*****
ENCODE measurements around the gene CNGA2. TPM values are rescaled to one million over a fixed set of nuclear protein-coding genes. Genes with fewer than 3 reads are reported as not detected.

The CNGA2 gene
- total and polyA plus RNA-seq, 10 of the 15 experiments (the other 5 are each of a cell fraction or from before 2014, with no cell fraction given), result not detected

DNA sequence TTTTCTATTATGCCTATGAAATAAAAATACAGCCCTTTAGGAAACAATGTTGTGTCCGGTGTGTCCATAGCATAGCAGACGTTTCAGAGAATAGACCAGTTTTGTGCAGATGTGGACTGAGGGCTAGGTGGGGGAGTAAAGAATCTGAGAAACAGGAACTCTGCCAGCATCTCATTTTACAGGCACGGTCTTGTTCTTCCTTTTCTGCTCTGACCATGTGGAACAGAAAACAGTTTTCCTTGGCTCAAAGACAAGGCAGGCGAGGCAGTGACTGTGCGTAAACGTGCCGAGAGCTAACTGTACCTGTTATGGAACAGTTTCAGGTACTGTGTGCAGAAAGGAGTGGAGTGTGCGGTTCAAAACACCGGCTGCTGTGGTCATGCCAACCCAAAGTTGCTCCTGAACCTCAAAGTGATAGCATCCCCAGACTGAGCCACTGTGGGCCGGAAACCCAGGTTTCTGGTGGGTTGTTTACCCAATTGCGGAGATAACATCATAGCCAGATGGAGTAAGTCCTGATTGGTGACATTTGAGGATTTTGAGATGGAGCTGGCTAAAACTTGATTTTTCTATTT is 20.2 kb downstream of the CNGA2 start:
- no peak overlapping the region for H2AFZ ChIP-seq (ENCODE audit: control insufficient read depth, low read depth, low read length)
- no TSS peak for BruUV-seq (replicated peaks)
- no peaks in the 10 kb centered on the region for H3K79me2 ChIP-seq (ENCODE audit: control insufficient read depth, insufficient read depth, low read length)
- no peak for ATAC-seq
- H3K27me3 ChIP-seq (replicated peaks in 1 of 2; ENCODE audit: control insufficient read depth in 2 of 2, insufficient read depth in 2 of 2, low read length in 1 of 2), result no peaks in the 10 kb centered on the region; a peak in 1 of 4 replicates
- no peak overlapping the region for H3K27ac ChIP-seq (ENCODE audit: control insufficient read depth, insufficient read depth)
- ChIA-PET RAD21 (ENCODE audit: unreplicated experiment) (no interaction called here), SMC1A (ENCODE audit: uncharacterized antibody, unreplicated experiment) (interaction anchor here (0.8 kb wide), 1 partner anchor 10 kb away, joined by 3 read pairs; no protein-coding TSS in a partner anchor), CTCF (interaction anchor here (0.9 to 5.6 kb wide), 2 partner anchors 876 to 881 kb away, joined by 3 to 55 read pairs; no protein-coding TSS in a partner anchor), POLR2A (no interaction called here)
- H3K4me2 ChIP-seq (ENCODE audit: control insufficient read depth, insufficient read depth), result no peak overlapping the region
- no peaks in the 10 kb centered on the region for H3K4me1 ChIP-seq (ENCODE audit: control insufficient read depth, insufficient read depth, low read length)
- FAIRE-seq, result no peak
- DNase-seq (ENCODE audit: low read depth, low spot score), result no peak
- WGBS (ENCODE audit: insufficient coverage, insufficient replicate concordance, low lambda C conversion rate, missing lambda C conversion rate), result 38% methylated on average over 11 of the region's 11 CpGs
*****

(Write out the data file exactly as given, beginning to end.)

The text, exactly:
ENCODE measurements around the gene CNGA2. TPM values are rescaled to one million over a fixed set of nuclear protein-coding genes. Genes with fewer than 3 reads are reported as not detected.

The CNGA2 gene
- total and polyA plus RNA-seq, 10 of the 15 experiments (the other 5 are each of a cell fraction or from before 2014, with no cell fraction given), result not detected

DNA sequence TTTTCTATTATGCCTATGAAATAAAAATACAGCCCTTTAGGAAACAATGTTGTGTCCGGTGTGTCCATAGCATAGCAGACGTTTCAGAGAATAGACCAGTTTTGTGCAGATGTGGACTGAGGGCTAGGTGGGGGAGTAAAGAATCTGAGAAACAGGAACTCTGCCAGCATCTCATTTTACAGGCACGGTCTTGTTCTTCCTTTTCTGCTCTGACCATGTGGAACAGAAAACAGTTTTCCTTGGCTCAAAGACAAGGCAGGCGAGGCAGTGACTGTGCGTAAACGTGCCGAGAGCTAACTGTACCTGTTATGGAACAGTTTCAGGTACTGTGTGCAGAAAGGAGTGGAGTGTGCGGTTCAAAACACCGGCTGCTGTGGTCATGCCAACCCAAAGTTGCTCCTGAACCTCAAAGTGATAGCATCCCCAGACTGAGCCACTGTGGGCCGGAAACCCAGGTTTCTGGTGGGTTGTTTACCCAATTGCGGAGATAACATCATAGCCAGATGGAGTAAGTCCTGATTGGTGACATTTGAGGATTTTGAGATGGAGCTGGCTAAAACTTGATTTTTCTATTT is 20.2 kb downstream of the CNGA2 start:
- no peak overlapping the region for H2AFZ ChIP-seq (ENCODE audit: control insufficient read depth, low read depth, low read length)
- no TSS peak for BruUV-seq (replicated peaks)
- no peaks in the 10 kb centered on the region for H3K79me2 ChIP-seq (ENCODE audit: control insufficient read depth, insufficient read depth, low read length)
- no peak for ATAC-seq
- H3K27me3 ChIP-seq (replicated peaks in 1 of 2; ENCODE audit: control insufficient read depth in 2 of 2, insufficient read depth in 2 of 2, low read length in 1 of 2), result no peaks in the 10 kb centered on the region; a peak in 1 of 4 replicates
- no peak overlapping the region for H3K27ac ChIP-seq (ENCODE audit: control insufficient read depth, insufficient read depth)
- ChIA-PET RAD21 (ENCODE audit: unreplicated experiment) (no interaction called here), SMC1A (ENCODE audit: uncharacterized antibody, unreplicated experiment) (interaction anchor here (0.8 kb wide), 1 partner anchor 10 kb away, joined by 3 read pairs; no protein-coding TSS in a partner anchor), CTCF (interaction anchor here (0.9 to 5.6 kb wide), 2 partner anchors 876 to 881 kb away, joined by 3 to 55 read pairs; no protein-coding TSS in a partner anchor), POLR2A (no interaction called here)
- H3K4me2 ChIP-seq (ENCODE audit: control insufficient read depth, insufficient read depth), result no peak overlapping the region
- no peaks in the 10 kb centered on the region for H3K4me1 ChIP-seq (ENCODE audit: control insufficient read depth, insufficient read depth, low read length)
- FAIRE-seq, result no peak
- DNase-seq (ENCODE audit: low read depth, low spot score), result no peak
- WGBS (ENCODE audit: insufficient coverage, insufficient replicate concordance, low lambda C conversion rate, missing lambda C conversion rate), result 38% methylated on average over 11 of the region's 11 CpGs